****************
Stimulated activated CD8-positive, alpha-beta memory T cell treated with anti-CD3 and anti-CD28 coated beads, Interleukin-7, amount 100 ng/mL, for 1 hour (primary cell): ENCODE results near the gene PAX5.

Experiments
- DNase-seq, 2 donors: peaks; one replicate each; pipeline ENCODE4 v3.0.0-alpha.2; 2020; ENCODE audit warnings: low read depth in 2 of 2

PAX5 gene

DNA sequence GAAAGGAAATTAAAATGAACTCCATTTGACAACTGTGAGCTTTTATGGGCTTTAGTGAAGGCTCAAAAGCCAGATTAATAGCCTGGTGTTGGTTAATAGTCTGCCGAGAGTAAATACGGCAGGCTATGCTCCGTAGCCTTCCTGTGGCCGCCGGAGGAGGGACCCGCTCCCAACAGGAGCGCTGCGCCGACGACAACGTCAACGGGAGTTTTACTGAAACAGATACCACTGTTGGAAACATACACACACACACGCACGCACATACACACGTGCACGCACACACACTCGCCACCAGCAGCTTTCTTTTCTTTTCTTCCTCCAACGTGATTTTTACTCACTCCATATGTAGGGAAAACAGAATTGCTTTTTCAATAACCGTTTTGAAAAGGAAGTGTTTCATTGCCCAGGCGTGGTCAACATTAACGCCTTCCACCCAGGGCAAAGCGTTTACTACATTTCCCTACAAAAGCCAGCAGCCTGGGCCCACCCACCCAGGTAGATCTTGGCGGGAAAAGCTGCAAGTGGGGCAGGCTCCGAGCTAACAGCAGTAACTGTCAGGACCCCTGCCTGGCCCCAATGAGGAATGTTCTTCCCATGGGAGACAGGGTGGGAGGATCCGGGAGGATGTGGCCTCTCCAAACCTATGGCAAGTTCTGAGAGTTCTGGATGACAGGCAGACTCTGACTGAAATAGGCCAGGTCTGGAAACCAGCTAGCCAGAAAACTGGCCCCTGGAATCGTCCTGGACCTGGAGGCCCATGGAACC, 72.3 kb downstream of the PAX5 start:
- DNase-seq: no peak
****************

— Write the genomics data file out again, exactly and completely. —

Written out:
Stimulated activated CD8-positive, alpha-beta memory T cell treated with anti-CD3 and anti-CD28 coated beads, Interleukin-7, amount 100 ng/mL, for 1 hour (primary cell): ENCODE results near the gene PAX5.

Experiments
- DNase-seq, 2 donors: peaks; one replicate each; pipeline ENCODE4 v3.0.0-alpha.2; 2020; ENCODE audit warnings: low read depth in 2 of 2

PAX5 gene

DNA sequence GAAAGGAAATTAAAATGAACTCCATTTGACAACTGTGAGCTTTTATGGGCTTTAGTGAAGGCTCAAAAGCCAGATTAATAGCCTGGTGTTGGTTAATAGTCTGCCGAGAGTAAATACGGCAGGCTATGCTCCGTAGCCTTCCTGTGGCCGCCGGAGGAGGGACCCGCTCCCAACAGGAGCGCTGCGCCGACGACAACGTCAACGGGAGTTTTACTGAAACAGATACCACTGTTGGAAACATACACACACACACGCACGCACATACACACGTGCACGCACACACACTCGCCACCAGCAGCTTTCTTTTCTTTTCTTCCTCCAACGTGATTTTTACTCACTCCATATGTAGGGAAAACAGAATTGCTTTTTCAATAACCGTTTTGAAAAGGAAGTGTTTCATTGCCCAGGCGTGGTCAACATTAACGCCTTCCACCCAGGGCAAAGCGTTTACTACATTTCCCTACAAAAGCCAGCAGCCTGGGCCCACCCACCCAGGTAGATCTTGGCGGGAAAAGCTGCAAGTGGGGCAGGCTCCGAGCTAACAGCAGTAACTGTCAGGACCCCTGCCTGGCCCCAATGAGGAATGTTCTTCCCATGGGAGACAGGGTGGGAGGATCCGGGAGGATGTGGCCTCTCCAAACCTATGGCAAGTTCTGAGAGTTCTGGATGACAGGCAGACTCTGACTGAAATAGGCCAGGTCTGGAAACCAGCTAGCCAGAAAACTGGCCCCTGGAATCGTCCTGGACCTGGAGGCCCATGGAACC, 72.3 kb downstream of the PAX5 start:
- DNase-seq: no peak